adjective, un·ti·di·er, un·ti·di·est.
verb (used with object), un·ti·died, un·ti·dy·ing.
Origin of untidy
Examples from the Web for untidiest
I entered what was then, and probably is still, the untidiest room in England.Sonia Between two Worlds|Stephen McKenna
It is altogether the untidiest public park I saw in Ireland.One Irish Summer|William Eleroy Curtis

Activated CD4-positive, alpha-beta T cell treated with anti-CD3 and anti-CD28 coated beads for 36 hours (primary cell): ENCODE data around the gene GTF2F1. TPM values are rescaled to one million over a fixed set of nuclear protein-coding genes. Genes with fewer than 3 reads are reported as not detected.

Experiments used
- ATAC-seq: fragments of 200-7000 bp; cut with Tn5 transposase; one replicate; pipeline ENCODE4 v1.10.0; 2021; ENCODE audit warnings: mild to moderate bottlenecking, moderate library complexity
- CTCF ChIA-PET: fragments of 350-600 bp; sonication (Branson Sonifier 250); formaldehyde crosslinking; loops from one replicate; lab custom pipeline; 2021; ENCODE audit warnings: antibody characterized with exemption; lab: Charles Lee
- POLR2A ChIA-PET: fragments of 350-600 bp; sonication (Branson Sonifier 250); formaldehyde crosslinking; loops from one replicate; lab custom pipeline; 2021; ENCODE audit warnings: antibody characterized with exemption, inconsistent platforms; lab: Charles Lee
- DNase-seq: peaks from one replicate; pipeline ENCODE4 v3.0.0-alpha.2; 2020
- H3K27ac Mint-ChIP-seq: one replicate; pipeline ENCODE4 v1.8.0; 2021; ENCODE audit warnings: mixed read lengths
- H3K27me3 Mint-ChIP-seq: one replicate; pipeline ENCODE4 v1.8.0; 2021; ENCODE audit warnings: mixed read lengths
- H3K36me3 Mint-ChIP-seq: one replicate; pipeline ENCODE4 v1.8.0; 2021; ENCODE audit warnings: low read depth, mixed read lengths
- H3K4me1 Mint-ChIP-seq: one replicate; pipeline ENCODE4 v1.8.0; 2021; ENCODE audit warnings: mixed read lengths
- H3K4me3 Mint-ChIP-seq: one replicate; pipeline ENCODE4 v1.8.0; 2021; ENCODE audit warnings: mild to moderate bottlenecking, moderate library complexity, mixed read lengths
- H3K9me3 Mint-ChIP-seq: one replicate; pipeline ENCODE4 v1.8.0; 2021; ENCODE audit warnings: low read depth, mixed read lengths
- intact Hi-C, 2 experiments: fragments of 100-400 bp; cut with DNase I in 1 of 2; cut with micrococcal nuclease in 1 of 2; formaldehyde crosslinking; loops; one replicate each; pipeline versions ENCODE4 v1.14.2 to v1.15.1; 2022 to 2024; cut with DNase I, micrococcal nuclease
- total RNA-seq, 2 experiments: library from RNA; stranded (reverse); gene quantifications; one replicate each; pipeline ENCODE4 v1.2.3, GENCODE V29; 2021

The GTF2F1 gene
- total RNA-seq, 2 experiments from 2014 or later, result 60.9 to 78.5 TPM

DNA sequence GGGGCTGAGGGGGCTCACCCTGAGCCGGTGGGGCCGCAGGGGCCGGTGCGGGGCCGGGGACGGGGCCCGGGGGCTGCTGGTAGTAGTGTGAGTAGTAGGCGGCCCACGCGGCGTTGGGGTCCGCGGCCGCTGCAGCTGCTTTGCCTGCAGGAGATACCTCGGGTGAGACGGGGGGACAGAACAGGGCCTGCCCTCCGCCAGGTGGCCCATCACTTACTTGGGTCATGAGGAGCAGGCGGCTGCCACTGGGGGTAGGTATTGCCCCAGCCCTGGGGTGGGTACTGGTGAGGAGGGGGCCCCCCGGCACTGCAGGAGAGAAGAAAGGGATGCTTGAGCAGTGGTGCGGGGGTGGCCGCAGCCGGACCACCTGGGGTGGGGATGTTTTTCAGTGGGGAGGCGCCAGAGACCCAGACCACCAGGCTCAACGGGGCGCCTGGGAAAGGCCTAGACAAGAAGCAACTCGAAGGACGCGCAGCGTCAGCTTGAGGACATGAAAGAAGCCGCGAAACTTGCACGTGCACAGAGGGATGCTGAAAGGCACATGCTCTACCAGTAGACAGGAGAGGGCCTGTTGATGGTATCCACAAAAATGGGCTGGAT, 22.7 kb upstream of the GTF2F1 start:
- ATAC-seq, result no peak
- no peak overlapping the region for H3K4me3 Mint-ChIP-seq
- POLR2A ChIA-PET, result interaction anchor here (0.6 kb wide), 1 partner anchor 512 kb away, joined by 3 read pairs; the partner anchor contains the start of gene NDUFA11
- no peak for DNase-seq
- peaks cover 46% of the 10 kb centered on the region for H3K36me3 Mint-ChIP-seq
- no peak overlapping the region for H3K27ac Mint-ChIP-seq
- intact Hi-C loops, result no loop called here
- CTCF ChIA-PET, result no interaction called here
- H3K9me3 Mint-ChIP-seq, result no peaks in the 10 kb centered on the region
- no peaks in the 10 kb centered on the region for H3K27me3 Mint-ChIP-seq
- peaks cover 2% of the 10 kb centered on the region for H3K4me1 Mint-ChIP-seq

The bloods wore evening dress; even the untidiest junior oiled his hair and put on a clean collar.The Loom of Youth|Alec Waugh
adjective -dier or -diest
verb -dies, -dying or -died
early 13c., "untimely, unseasonable, unsuitable," from un- (1) "not" + tidy (adj.). Cf. West Frisian ontidich, Middle Dutch ontidich, Dutch ontijdig, Old High German unzitich, German unzeitig, Norwegian utidig "untimely, unseasonable, unfavorable." Meaning "poorly cared for, not neat" is recorded from mid-14c.